Once the calculation server 32 has calculated the workbook 44, the spreadsheet calculation server program 40 is also operative to convert the calculated workbook to an appropriate format, such as an XML-based format. An XML, or markup based, format comprises a markup language schema for describing the contents of a spreadsheet. It should be appreciated that, according to aspects of the invention, only a portion of the workbook 44 is converted to the XML format. This allows only a displayable portion of the spreadsheet to be returned to the computer 2. Additional portions may be requested through the interface provided by the Web page 24. Alternatively, the entire workbook 44 may be converted to the XML format and returned to the application server 30.

At operation 312, the calculation server 32 responds to the request from the application server 30 with the XML formatted workbook. The routine 300 then continues to operation 314, where the spreadsheet Web renderer 36 executing on the application server 30 converts the XML formatted workbook to a format that can be rendered and displayed by the Web browser application 10. In particular, the spreadsheet Web renderer 36 converts the XML workbook to a Web page 24 that includes both HTML and scripts. The HTML is utilized by the Web browser 10 to display the contents of the requested workbook 44. The scripts are utilized by the Web browser application 10 to allow a user to interact with the rendered version of the spreadsheet within the context of the Web browser application 10.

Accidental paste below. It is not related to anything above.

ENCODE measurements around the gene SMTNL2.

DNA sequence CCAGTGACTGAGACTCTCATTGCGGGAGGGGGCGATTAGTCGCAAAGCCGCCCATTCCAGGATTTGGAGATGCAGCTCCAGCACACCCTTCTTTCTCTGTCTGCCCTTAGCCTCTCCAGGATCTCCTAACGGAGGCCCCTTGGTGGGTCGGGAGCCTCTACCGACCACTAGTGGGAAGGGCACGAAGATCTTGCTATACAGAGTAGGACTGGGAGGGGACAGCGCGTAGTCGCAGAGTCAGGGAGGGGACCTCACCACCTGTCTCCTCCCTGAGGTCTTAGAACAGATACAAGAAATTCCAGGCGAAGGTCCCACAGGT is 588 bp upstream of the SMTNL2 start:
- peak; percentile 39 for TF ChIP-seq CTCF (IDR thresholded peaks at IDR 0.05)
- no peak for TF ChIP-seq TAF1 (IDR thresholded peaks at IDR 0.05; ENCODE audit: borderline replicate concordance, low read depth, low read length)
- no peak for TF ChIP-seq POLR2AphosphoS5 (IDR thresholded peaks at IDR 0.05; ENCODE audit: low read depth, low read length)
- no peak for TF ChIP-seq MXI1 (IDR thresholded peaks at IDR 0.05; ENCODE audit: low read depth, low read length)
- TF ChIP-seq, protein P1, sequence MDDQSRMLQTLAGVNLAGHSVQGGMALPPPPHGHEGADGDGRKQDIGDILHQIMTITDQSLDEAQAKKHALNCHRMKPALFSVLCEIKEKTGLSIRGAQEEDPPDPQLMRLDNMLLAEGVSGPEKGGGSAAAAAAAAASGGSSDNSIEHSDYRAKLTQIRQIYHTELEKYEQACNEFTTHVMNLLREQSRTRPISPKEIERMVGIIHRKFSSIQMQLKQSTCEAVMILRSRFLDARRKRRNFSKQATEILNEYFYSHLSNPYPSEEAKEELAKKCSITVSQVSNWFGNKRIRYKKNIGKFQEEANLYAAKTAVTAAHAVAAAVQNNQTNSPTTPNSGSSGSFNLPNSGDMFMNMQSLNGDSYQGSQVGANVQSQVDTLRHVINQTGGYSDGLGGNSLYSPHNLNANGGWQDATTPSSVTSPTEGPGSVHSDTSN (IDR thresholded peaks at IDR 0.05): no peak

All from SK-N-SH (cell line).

From operation 314, the routine 300 continues to operation 316, where the application server responds to the original request from the computer 2 for the workbook 44. In particular, the application server 30 transmits the Web page 24 to the computer 2 that includes the HTML and scripts necessary to view and interact with the workbook 44 within the context of the Web browser application 10.

Once the computer 2 has received the Web page 24, the Web browser application 10 is operative to render the contents of the Web page 24. In particular, the HTML is rendered in order to provide a view of the workbook 44 that is substantially similar to that which would be provided by the spreadsheet application 26 if the same workbook 44 were opened utilizing the spreadsheet application 26. Moreover, the Web browser application 10 is operative to render the scripts so that a user of the computer 2 may interact with the spreadsheet within the context of the Web browser application 10.